FMRI signal changes during phase encoded eccentricity experiment. Average BOLD signal change of 16 runs in a representative voxel within dorsal V1 (top) and V4 (bottom) for monkey ‘CH’.
Extraction of polar angle and eccentricity lines within the MT/V5 cluster. Subject CH, right hemisphere. (D) Eccentricity angle, test data, 16 runs total. (B) Same data as (a) as a contour plot. (C) Eccentricity angle, re-test data, 16 runs total, (D) Polar angle, test data, 17 runs total. (E) Field sign map based on combined data from (A) and (C). Individual areas are indicated as mirror (yellow) and non-mirror (blue) regions. (F) Polar angle, re-test data, 14 runs total. The re-test experiment was performed ~5.5 months after the first experiment with the same stimulus design and experimental conditions. The solid white lines represent iso-eccentricity lines, which are derived from the contour plot of the test data (B). They are superimposed on the re-test data (C) for comparison with the test data. The representations of the horizontal and vertical meridians are indicated by black solid lines and white dashed lines, respectively. They are derived from the test data in panels (D) and (E) and superimposed on (F) for comparison with the re-test data.
Extraction of polar angle and eccentricity lines within the MT/V5 cluster. Subject CH, left hemisphere. (A) Eccentricity angle, test data, 16 runs total. (B) Same data as (a) as a contour plot. (C) Eccentricity angle, re-test data, 16 runs total, (D) Polar angle, test data, 17 runs total. (E) Field sign map based on combined data from (A) and (C). Individual areas are indicated as mirror (yellow) and non-mirror (blue) regions. (F) Polar angle, re-test data, 14 runs total. Same conditions and conventions as in fig. S3.
Extraction of polar angle and eccentricity lines within the MT/V5 cluster. Subject TO, right hemisphere. (A) Eccentricity angle, test data, 16 runs total, (B) Same data as (A) as a contour plot. (C) Eccentricity angle, re-test data, 8 runs total. (D) Polar angle, test data, 3 runs total. (E) Field sign map based on combined data from (A) and (C). Individual areas are indicated as mirror (yellow) and non-mirror (blue) regions. (F) Polar angle, re-test data, 8 runs total. The re-test experiment was performed ~2.5 months after the first experiment with the same stimulus design and experimental conditions. Remaining conventions as in fig. S3.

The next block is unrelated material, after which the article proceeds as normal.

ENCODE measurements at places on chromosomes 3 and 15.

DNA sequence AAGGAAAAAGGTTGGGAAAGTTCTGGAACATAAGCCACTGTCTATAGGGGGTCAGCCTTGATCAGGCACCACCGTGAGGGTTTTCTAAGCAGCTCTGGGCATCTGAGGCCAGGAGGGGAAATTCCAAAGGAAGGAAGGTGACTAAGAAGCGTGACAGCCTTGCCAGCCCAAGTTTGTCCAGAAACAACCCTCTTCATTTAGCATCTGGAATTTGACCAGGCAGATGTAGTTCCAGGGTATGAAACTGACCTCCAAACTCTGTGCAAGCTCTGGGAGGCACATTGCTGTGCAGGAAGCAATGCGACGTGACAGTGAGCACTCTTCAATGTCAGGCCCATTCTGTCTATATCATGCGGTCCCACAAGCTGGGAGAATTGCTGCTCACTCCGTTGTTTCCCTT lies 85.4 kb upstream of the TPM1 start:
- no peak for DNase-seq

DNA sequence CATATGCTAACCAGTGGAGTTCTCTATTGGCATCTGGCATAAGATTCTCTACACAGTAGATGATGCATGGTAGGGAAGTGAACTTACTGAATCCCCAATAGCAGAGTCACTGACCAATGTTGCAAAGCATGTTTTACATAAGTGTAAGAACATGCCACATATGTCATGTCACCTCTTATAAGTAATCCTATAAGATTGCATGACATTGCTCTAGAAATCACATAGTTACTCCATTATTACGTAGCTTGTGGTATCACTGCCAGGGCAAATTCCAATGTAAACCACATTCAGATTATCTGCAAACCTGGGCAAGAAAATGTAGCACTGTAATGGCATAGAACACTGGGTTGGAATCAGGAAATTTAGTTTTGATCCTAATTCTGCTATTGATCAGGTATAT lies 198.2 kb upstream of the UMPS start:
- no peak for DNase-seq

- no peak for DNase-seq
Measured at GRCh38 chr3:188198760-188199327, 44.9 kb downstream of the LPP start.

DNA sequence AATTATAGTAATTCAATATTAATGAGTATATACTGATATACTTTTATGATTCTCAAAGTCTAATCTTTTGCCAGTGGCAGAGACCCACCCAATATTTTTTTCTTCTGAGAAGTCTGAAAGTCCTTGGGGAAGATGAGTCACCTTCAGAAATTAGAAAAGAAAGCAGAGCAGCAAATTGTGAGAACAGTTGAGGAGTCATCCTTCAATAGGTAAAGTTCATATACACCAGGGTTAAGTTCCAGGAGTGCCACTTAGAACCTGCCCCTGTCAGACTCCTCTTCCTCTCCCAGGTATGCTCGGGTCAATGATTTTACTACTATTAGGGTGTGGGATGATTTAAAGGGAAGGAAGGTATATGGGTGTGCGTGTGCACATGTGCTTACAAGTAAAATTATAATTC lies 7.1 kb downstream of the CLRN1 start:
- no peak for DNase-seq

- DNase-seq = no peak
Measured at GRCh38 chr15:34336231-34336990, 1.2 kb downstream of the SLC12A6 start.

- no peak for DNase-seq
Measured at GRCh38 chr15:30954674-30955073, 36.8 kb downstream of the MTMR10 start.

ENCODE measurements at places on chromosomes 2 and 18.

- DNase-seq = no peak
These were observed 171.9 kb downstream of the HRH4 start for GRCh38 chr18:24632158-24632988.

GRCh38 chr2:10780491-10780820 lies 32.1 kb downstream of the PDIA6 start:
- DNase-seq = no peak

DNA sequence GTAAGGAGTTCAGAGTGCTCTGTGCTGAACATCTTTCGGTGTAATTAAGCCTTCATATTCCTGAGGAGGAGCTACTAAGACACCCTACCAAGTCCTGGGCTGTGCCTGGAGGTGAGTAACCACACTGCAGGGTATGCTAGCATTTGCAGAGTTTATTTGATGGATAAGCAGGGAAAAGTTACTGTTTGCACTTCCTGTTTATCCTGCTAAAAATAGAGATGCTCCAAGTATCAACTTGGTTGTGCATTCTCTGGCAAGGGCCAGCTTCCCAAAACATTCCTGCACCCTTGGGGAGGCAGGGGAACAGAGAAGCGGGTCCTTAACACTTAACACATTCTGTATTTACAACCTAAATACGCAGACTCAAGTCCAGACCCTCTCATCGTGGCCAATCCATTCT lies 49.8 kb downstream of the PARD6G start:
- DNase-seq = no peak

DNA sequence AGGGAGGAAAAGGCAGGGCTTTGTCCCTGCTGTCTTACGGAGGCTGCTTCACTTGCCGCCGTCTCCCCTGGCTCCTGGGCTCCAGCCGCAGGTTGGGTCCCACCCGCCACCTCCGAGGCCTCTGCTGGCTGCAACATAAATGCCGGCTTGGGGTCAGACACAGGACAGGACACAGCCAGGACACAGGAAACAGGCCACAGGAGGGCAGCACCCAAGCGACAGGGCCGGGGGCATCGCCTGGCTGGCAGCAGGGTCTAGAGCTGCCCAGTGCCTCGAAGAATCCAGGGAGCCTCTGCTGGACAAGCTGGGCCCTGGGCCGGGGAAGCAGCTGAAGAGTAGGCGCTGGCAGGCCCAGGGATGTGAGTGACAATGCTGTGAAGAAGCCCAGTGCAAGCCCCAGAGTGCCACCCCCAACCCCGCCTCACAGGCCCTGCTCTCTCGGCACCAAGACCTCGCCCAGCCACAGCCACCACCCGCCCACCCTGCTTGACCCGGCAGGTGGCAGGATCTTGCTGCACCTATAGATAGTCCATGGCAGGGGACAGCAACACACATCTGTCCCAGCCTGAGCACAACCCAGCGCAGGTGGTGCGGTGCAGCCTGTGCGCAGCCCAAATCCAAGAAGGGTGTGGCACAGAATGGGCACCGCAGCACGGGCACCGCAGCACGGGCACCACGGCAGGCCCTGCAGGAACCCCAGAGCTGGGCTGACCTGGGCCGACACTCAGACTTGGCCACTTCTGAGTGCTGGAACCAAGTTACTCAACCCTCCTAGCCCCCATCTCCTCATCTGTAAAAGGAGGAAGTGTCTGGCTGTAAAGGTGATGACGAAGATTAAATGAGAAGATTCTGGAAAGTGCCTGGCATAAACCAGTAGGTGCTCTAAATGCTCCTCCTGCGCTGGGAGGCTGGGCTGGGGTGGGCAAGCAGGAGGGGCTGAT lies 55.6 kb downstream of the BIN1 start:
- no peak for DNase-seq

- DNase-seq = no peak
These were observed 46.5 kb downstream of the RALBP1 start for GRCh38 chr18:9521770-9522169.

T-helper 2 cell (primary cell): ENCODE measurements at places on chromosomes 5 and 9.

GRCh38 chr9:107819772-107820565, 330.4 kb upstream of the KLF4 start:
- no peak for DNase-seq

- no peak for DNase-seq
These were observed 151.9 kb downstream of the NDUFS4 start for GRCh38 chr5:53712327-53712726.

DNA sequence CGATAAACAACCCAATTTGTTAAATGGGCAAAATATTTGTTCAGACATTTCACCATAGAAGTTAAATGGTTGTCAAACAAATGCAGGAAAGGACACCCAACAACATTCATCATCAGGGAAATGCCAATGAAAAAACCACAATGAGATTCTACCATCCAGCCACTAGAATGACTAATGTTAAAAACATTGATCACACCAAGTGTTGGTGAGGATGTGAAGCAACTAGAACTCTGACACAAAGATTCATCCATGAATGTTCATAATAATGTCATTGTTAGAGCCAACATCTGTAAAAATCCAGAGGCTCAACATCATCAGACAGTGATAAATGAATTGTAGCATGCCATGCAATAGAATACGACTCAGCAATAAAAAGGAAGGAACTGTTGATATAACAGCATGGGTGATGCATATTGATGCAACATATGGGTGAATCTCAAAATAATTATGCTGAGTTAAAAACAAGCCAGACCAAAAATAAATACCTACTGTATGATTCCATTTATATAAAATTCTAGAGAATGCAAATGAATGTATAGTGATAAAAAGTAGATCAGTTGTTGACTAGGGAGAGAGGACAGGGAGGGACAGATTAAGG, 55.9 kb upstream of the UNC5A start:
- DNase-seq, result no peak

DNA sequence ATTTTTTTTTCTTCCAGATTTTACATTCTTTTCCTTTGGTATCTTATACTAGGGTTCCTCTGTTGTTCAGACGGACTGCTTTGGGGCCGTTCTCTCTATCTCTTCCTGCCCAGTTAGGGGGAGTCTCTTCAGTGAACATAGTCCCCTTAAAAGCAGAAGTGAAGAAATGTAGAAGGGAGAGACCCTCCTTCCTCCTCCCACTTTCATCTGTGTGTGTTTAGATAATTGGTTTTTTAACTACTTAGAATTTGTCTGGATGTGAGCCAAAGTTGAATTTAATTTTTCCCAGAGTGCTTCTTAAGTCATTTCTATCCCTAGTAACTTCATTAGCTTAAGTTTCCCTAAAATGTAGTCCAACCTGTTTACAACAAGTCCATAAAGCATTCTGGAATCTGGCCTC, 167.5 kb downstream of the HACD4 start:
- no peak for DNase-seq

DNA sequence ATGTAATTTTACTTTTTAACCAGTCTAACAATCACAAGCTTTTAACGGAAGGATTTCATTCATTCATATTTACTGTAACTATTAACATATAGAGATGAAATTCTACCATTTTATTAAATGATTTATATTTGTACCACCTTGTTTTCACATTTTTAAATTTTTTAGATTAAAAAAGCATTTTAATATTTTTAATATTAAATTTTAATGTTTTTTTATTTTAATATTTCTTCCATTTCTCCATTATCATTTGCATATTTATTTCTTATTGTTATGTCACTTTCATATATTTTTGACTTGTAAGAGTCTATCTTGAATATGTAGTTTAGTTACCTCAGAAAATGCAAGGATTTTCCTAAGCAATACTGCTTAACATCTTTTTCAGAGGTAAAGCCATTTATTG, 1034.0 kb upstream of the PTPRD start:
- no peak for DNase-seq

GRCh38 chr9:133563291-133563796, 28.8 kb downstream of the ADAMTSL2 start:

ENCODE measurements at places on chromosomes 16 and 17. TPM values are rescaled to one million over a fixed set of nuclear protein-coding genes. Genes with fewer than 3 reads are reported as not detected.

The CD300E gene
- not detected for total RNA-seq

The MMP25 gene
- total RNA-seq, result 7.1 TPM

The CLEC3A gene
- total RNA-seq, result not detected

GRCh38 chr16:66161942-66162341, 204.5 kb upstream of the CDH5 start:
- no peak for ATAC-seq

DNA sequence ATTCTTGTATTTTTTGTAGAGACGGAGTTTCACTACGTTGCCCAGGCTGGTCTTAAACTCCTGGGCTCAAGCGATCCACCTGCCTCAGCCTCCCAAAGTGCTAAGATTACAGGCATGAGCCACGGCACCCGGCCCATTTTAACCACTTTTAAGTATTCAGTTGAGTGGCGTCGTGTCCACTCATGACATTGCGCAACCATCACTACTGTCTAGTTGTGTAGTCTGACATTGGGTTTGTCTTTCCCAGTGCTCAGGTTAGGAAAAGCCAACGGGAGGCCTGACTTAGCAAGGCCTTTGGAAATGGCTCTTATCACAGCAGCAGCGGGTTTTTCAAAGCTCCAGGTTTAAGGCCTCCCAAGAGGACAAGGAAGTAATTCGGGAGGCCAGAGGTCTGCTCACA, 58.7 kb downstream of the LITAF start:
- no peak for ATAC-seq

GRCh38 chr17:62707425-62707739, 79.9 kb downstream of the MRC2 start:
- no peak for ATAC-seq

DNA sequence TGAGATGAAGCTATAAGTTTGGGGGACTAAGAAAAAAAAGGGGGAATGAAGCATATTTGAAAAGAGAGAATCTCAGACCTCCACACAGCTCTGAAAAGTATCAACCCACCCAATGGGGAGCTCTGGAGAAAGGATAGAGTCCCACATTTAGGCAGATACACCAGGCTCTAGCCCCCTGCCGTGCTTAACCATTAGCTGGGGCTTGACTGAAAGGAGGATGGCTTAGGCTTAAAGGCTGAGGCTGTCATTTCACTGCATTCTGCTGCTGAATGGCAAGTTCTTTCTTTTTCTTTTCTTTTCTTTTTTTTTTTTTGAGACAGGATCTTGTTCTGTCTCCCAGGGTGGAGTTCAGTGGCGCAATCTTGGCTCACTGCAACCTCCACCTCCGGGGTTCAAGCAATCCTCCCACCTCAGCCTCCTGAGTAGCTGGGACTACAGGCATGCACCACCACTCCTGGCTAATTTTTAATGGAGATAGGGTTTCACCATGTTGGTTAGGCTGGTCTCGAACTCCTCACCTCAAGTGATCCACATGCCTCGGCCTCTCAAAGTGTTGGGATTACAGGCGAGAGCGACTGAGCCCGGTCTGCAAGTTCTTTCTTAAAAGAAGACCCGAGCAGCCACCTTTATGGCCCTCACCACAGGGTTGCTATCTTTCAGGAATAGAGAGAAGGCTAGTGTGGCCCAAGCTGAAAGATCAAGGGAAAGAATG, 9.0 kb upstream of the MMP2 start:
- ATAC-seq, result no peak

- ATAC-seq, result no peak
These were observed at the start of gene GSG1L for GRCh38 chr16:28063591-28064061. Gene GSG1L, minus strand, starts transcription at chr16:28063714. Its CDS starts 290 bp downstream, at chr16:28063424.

Extraction of polar angle and eccentricity lines within the MT/V5 cluster. Subject TO, left hemisphere. (A) Eccentricity angle, test data, 16 runs total, (B) Same data as (a) as a contour plot. (C) Eccentricity angle, re-test data, 8 runs total. (D) Polar angle, test data, 3 runs total. (e) Field sign map based on combined data from (A) and (C). (F) Polar angle, re-test data, 8 runs total. Same conditions and conventions as fig. S5.
We thank H. Deng for animal training and care, R. Tootell, A. Potthast, and B. Rosen for advice and support, and L. Ungerleider, B. Wandell, G. Orban, K. Nelissen, and J. Polimeni for valuable comments on the manuscript. This work received support from a NSERC Postgraduate Scholarship, HFSPO, GSKE, IUAP 5/04, EF/05/014, GOA/10/019, FWO G.0622.08, FWO G.0593.09, R01-EB00790, R01EB006847, and NSF BCS-0745436. The Martinos Center is supported by N.C.R.R. grant P41RR14075 and the MIND institute.